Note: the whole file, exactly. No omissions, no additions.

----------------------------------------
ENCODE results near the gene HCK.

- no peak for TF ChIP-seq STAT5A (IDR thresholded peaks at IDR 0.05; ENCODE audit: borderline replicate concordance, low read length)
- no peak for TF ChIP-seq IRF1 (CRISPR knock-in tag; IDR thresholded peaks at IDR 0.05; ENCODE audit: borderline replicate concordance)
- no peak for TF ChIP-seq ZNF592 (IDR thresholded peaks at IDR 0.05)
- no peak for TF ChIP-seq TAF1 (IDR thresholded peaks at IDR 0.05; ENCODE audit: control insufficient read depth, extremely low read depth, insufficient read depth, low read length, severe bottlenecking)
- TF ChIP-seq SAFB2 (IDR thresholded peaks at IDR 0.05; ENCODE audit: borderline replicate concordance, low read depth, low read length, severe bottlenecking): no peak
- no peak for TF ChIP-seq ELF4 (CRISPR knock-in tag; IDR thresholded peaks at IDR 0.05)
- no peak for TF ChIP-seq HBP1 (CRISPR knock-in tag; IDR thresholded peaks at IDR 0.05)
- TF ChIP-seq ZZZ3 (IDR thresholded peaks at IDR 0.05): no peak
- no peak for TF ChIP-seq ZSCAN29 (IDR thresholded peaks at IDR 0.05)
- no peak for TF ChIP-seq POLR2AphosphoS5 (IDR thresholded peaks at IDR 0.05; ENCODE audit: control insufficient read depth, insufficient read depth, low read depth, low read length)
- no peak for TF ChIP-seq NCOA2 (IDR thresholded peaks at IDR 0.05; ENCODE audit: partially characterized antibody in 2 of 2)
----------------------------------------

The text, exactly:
ENCODE results near the gene HCK.

- no peak for TF ChIP-seq STAT5A (IDR thresholded peaks at IDR 0.05; ENCODE audit: borderline replicate concordance, low read length)
- no peak for TF ChIP-seq IRF1 (CRISPR knock-in tag; IDR thresholded peaks at IDR 0.05; ENCODE audit: borderline replicate concordance)
- no peak for TF ChIP-seq ZNF592 (IDR thresholded peaks at IDR 0.05)
- no peak for TF ChIP-seq TAF1 (IDR thresholded peaks at IDR 0.05; ENCODE audit: control insufficient read depth, extremely low read depth, insufficient read depth, low read length, severe bottlenecking)
- TF ChIP-seq SAFB2 (IDR thresholded peaks at IDR 0.05; ENCODE audit: borderline replicate concordance, low read depth, low read length, severe bottlenecking): no peak
- no peak for TF ChIP-seq ELF4 (CRISPR knock-in tag; IDR thresholded peaks at IDR 0.05)
- no peak for TF ChIP-seq HBP1 (CRISPR knock-in tag; IDR thresholded peaks at IDR 0.05)
- TF ChIP-seq ZZZ3 (IDR thresholded peaks at IDR 0.05): no peak
- no peak for TF ChIP-seq ZSCAN29 (IDR thresholded peaks at IDR 0.05)
- no peak for TF ChIP-seq POLR2AphosphoS5 (IDR thresholded peaks at IDR 0.05; ENCODE audit: control insufficient read depth, insufficient read depth, low read depth, low read length)
- no peak for TF ChIP-seq NCOA2 (IDR thresholded peaks at IDR 0.05; ENCODE audit: partially characterized antibody in 2 of 2)